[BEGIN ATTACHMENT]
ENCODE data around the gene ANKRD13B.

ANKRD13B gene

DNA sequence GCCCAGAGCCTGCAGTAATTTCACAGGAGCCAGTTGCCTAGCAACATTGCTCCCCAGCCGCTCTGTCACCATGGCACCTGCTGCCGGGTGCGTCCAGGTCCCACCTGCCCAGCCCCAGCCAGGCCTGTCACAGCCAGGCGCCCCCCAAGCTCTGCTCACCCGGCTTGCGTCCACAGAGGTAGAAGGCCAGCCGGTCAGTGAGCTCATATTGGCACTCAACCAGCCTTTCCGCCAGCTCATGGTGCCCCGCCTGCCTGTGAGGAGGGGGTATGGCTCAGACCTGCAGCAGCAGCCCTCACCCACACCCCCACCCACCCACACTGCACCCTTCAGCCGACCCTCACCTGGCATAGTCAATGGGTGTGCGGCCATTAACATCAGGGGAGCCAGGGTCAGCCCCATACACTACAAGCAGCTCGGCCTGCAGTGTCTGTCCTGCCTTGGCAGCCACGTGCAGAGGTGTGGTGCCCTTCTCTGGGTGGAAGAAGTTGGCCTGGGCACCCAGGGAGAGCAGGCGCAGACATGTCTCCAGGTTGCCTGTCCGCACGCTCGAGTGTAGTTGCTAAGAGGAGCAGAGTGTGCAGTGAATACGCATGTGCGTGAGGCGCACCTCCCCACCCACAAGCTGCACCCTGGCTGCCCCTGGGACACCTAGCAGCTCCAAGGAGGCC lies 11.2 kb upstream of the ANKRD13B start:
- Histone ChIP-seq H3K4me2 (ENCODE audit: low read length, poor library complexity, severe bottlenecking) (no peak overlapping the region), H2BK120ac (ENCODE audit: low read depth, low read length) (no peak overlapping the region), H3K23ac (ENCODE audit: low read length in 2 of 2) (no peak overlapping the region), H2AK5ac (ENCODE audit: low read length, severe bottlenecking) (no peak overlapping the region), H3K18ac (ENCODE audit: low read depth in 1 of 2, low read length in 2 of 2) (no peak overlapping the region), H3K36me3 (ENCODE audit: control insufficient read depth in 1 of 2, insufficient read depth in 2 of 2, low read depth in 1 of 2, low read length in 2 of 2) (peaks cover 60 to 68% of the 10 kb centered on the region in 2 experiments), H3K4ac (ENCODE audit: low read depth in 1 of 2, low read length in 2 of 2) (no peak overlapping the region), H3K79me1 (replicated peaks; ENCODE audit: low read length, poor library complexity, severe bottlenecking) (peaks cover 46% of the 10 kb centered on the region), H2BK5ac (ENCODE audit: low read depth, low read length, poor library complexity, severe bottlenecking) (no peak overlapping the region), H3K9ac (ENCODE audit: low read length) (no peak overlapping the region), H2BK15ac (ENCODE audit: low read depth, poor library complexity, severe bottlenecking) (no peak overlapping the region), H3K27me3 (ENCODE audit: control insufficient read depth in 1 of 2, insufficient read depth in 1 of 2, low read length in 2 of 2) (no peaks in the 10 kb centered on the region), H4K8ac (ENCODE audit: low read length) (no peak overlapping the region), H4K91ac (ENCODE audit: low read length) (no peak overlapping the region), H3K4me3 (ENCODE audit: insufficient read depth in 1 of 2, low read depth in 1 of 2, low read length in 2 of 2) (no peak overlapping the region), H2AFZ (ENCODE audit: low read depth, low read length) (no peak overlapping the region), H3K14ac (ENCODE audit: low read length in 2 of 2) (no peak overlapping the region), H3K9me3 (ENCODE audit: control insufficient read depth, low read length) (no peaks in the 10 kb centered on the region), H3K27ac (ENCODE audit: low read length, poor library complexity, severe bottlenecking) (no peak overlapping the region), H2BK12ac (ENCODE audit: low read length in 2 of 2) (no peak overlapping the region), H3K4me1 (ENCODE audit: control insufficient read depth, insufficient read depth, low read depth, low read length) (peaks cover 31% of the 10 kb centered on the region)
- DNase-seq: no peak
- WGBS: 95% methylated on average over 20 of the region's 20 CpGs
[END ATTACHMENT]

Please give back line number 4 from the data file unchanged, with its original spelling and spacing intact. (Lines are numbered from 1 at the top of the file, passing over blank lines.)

- Histone ChIP-seq H3K4me2 (ENCODE audit: low read length, poor library complexity, severe bottlenecking) (no peak overlapping the region), H2BK120ac (ENCODE audit: low read depth, low read length) (no peak overlapping the region), H3K23ac (ENCODE audit: low read length in 2 of 2) (no peak overlapping the region), H2AK5ac (ENCODE audit: low read length, severe bottlenecking) (no peak overlapping the region), H3K18ac (ENCODE audit: low read depth in 1 of 2, low read length in 2 of 2) (no peak overlapping the region), H3K36me3 (ENCODE audit: control insufficient read depth in 1 of 2, insufficient read depth in 2 of 2, low read depth in 1 of 2, low read length in 2 of 2) (peaks cover 60 to 68% of the 10 kb centered on the region in 2 experiments), H3K4ac (ENCODE audit: low read depth in 1 of 2, low read length in 2 of 2) (no peak overlapping the region), H3K79me1 (replicated peaks; ENCODE audit: low read length, poor library complexity, severe bottlenecking) (peaks cover 46% of the 10 kb centered on the region), H2BK5ac (ENCODE audit: low read depth, low read length, poor library complexity, severe bottlenecking) (no peak overlapping the region), H3K9ac (ENCODE audit: low read length) (no peak overlapping the region), H2BK15ac (ENCODE audit: low read depth, poor library complexity, severe bottlenecking) (no peak overlapping the region), H3K27me3 (ENCODE audit: control insufficient read depth in 1 of 2, insufficient read depth in 1 of 2, low read length in 2 of 2) (no peaks in the 10 kb centered on the region), H4K8ac (ENCODE audit: low read length) (no peak overlapping the region), H4K91ac (ENCODE audit: low read length) (no peak overlapping the region), H3K4me3 (ENCODE audit: insufficient read depth in 1 of 2, low read depth in 1 of 2, low read length in 2 of 2) (no peak overlapping the region), H2AFZ (ENCODE audit: low read depth, low read length) (no peak overlapping the region), H3K14ac (ENCODE audit: low read length in 2 of 2) (no peak overlapping the region), H3K9me3 (ENCODE audit: control insufficient read depth, low read length) (no peaks in the 10 kb centered on the region), H3K27ac (ENCODE audit: low read length, poor library complexity, severe bottlenecking) (no peak overlapping the region), H2BK12ac (ENCODE audit: low read length in 2 of 2) (no peak overlapping the region), H3K4me1 (ENCODE audit: control insufficient read depth, insufficient read depth, low read depth, low read length) (peaks cover 31% of the 10 kb centered on the region)